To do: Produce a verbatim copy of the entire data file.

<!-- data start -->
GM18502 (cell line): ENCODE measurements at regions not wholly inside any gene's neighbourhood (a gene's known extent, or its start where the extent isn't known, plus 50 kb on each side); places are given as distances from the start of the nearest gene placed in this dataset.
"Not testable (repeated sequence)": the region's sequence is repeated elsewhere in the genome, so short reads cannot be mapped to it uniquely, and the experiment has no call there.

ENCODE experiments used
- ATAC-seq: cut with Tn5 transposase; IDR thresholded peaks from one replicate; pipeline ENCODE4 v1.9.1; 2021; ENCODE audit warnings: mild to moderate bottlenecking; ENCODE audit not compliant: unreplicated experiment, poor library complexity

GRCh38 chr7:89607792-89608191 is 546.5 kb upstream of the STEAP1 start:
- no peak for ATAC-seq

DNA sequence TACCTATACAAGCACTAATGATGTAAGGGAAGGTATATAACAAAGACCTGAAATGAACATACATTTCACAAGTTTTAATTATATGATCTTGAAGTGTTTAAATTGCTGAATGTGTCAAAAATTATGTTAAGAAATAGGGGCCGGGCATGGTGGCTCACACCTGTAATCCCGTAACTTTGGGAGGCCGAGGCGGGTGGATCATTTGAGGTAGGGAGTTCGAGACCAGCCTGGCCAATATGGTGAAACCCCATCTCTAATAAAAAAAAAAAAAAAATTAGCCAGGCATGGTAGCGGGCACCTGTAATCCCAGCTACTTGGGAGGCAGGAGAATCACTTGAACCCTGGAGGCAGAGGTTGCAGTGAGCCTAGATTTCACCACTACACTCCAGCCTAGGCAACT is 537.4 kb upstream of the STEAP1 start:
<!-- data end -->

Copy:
GM18502 (cell line): ENCODE measurements at regions not wholly inside any gene's neighbourhood (a gene's known extent, or its start where the extent isn't known, plus 50 kb on each side); places are given as distances from the start of the nearest gene placed in this dataset.
"Not testable (repeated sequence)": the region's sequence is repeated elsewhere in the genome, so short reads cannot be mapped to it uniquely, and the experiment has no call there.

ENCODE experiments used
- ATAC-seq: cut with Tn5 transposase; IDR thresholded peaks from one replicate; pipeline ENCODE4 v1.9.1; 2021; ENCODE audit warnings: mild to moderate bottlenecking; ENCODE audit not compliant: unreplicated experiment, poor library complexity

GRCh38 chr7:89607792-89608191 is 546.5 kb upstream of the STEAP1 start:
- no peak for ATAC-seq

DNA sequence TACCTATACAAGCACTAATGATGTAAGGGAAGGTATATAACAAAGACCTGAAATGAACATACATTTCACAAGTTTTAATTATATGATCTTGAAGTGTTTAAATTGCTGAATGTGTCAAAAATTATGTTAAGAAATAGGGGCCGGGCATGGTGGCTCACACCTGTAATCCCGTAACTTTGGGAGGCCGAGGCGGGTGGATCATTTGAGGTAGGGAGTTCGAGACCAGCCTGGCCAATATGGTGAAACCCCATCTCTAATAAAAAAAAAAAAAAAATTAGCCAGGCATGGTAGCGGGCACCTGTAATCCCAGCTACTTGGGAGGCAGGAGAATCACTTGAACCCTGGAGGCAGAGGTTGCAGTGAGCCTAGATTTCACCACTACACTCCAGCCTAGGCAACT is 537.4 kb upstream of the STEAP1 start: